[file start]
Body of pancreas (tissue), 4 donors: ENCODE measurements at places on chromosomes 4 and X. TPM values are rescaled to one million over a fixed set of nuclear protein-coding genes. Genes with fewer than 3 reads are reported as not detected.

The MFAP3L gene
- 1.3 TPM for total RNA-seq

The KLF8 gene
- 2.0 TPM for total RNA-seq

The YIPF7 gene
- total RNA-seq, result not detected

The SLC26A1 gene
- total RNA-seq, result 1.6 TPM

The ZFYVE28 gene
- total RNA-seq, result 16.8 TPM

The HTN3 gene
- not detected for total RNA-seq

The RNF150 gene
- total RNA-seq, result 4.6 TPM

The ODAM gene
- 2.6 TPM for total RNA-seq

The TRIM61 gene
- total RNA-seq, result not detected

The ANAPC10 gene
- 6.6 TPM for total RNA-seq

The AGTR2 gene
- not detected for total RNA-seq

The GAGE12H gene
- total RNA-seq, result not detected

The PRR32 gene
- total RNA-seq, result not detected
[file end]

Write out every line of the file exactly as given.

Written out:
Body of pancreas (tissue), 4 donors: ENCODE measurements at places on chromosomes 4 and X. TPM values are rescaled to one million over a fixed set of nuclear protein-coding genes. Genes with fewer than 3 reads are reported as not detected.

The MFAP3L gene
- 1.3 TPM for total RNA-seq

The KLF8 gene
- 2.0 TPM for total RNA-seq

The YIPF7 gene
- total RNA-seq, result not detected

The SLC26A1 gene
- total RNA-seq, result 1.6 TPM

The ZFYVE28 gene
- total RNA-seq, result 16.8 TPM

The HTN3 gene
- not detected for total RNA-seq

The RNF150 gene
- total RNA-seq, result 4.6 TPM

The ODAM gene
- 2.6 TPM for total RNA-seq

The TRIM61 gene
- total RNA-seq, result not detected

The ANAPC10 gene
- 6.6 TPM for total RNA-seq

The AGTR2 gene
- not detected for total RNA-seq

The GAGE12H gene
- total RNA-seq, result not detected

The PRR32 gene
- total RNA-seq, result not detected